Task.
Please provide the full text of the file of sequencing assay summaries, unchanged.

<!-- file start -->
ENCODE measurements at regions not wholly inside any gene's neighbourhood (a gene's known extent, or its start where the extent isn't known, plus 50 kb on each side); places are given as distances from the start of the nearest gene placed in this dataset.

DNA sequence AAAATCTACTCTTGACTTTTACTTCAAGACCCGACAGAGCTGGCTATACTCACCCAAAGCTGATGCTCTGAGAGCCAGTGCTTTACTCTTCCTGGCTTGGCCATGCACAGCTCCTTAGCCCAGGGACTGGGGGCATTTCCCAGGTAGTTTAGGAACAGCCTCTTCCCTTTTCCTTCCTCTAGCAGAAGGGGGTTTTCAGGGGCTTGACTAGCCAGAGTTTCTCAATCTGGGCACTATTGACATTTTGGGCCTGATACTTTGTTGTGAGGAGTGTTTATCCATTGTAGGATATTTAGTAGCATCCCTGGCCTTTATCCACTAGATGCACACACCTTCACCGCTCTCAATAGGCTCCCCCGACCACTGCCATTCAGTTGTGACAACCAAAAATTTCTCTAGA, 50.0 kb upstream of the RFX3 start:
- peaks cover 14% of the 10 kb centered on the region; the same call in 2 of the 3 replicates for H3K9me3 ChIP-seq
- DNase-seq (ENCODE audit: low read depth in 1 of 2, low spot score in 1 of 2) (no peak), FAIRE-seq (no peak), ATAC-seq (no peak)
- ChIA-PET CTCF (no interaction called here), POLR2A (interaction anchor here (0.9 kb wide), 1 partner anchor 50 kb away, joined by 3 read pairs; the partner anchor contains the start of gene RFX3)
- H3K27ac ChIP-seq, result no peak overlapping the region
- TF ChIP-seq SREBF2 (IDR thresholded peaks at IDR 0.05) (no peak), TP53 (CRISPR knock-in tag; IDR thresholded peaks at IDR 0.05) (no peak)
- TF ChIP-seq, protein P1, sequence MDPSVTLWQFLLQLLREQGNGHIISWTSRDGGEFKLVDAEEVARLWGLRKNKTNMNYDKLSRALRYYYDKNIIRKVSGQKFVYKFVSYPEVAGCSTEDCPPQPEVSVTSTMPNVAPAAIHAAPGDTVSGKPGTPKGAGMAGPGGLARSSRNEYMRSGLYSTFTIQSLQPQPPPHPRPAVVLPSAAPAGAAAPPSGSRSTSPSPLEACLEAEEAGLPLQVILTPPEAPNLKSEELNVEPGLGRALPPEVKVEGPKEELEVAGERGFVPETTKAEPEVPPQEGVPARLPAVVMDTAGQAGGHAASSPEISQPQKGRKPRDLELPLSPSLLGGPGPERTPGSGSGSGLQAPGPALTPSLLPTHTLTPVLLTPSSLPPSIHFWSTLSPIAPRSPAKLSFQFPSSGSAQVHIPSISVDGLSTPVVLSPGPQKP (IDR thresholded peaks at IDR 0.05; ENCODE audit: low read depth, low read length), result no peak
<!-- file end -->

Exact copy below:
ENCODE measurements at regions not wholly inside any gene's neighbourhood (a gene's known extent, or its start where the extent isn't known, plus 50 kb on each side); places are given as distances from the start of the nearest gene placed in this dataset.

DNA sequence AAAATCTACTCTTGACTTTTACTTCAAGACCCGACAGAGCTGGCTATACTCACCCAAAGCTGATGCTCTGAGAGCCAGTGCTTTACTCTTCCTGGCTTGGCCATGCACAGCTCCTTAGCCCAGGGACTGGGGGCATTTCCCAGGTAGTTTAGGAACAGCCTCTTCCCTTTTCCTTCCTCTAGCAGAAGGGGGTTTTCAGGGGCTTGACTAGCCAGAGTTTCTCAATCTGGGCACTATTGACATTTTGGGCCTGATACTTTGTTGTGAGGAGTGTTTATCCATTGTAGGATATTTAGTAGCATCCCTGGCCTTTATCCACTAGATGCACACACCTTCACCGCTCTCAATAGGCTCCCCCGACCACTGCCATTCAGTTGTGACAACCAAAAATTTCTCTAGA, 50.0 kb upstream of the RFX3 start:
- peaks cover 14% of the 10 kb centered on the region; the same call in 2 of the 3 replicates for H3K9me3 ChIP-seq
- DNase-seq (ENCODE audit: low read depth in 1 of 2, low spot score in 1 of 2) (no peak), FAIRE-seq (no peak), ATAC-seq (no peak)
- ChIA-PET CTCF (no interaction called here), POLR2A (interaction anchor here (0.9 kb wide), 1 partner anchor 50 kb away, joined by 3 read pairs; the partner anchor contains the start of gene RFX3)
- H3K27ac ChIP-seq, result no peak overlapping the region
- TF ChIP-seq SREBF2 (IDR thresholded peaks at IDR 0.05) (no peak), TP53 (CRISPR knock-in tag; IDR thresholded peaks at IDR 0.05) (no peak)
- TF ChIP-seq, protein P1, sequence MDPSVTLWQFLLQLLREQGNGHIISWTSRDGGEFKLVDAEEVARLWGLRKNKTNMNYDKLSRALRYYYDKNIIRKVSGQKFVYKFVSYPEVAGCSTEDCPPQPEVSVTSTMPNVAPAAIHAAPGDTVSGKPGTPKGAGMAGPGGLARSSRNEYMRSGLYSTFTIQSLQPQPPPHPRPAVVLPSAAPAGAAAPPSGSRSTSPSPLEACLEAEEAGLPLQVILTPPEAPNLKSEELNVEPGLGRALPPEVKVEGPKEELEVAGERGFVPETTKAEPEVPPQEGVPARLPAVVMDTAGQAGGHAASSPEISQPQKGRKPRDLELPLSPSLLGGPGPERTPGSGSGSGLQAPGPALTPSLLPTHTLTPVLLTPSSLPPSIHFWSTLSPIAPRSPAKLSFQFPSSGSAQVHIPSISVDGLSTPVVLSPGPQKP (IDR thresholded peaks at IDR 0.05; ENCODE audit: low read depth, low read length), result no peak